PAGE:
3. Safeguarding the right of access to affordable medications
The reality is that the production, procurement, marketing and sale of both old and new medicines are protected by severe patent legislation that is jealously guarded by the pharmaceutical industry. The 2001 Doha Declaration on Public Health had given countries the right to overrule patent legislation in order to produce generic drugs at low cost and to purchase at the lowest price drugs needed to whenever public health would be endangered. Recent developments at the WTO negotiations on Trade Related Intellectual Property Rights (TRIPS) show that the Doha Declaration on Public Health is being undermined by limiting the number of diseases that can be considered and by favouring countries that now have production capacity. Those countries that have no manufacturing capacity would have to wait for a health problem to become "uncontrollable" before being able to declare a national emergency to start to apply for permission from the WTO or the WHO to purchase the medicines needed or to start producing the needed drugs.
Through the Initiative for Pharmaceutical Technology Transfer, the EU aid plan wants to transfer manufacturing technology for anti-HIV/AIDS, TB and malaria medications to 12 existing private sector manufacturing sites in only 6 African countries (South Africa, Uganda, Ethiopia, Nigeria and Senegal), leaving out other countries and their potential capacity to develop and produce their own needed drugs. Instead, these countries will be forced to purchase their needed drugs within the region, which may not necessarily be the cheapest drug available on the market.
· Church leaders in Africa and Europe should press their governments to support the Africa Group at the TRIPS negotiations at the WTO and to demand the right for all African countries, whether they have manufacturing capacity or not, the freedom to determine the grounds upon which to declare a situation of danger for their public health and therefore the right to overrule patent legislation and allow local manufacturing of needed medications or to purchase patented drugs from where-ever they are cheapest.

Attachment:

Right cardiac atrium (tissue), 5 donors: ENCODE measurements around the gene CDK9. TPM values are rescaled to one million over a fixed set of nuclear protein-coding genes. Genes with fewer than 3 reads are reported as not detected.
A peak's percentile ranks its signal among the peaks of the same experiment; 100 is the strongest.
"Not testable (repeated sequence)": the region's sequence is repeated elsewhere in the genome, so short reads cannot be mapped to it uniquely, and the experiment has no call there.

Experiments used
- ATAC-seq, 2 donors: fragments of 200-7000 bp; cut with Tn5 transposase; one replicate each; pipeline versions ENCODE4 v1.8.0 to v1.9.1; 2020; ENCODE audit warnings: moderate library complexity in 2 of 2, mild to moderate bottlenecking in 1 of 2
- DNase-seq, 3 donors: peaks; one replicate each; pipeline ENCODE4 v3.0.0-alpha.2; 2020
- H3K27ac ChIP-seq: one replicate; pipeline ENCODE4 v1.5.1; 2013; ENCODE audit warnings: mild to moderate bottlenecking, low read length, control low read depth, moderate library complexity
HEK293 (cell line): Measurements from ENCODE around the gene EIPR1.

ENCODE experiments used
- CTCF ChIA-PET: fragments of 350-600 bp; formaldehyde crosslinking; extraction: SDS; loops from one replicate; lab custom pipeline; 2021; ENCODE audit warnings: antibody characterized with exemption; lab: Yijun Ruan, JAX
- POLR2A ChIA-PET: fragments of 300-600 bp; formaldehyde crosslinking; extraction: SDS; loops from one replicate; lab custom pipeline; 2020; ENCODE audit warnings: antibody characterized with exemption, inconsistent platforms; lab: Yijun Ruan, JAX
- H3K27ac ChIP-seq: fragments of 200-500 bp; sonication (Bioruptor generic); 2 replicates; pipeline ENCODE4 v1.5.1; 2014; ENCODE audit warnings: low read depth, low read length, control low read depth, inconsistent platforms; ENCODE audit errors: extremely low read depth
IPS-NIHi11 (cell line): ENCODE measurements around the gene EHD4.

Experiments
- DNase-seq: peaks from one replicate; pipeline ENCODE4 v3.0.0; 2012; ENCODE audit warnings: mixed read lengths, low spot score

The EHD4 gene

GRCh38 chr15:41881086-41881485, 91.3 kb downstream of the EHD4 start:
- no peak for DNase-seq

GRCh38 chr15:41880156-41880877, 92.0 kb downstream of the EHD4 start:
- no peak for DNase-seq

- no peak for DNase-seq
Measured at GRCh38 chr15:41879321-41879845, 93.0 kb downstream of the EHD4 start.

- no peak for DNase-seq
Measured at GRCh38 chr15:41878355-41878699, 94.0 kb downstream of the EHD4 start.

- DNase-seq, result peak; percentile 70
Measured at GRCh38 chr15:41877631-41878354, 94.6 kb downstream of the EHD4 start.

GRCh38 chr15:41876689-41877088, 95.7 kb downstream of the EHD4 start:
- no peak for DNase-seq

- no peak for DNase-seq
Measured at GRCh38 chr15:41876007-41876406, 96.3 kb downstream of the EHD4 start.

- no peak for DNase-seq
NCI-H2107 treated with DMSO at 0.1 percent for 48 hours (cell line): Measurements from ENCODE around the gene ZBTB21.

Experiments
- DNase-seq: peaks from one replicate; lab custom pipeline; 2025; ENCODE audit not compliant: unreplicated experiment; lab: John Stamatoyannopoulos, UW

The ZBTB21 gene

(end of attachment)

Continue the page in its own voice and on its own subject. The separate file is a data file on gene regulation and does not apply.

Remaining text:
4. Safeguarding public health services against privatisation
One of the effects of globalisation is the rapid and often unnecessary pressure for privatisation and corporate takeover of public services - including education, healthcare or water management services. The global trade in services (GATS) is presently being negotiated at the WTO. Both in Africa and Europe, civil society groups, academics, church development agencies and politicians argue that privatisation may improve efficiency, yet studies on the effects of privatisation on the ground have repeatedly shown that this may not be in the best interest of the poor, as privatisation often means an increased commercialisation of services.
Under pressure of public opinion, the European Commission has undertaken not to further the privatisation of European public services. However the EU is under great pressure form the services industry to press for liberalisation of service sectors outside Europe. The fact that the EU aid programme will use the model of public-private-partnerships could be a first step towards possible privatisation of health services, unless the Church scrutinises carefully the terms of the public-private-partnerships.
· Church leaders in Africa and Europe should be aware of the drive of privatisation of services and of the possible negative impact of such policies on the poorest sections of African societies. In the light of this, Church leaders should question their governments on the impact and consequences of public-private partnerships that will be signed within the context of the HIV/AIDS, TB and malaria action programme.
African church health services, supported by their European sister-churches, are important partners for the European Commission's accelerated action programme to combat communicable diseases and can contribute significantly to bring to victims suffering of AIDS, TB and malaria the medicines that are available and the care that they need!
a concerted effort by the African and European Episcopal Conferences
to elaborate motivated national and regional participation strategies
to the EU Accelerated Action Programme.
This could be done through one or several seminars where the different aspects and consequences of the EU proposals are studied.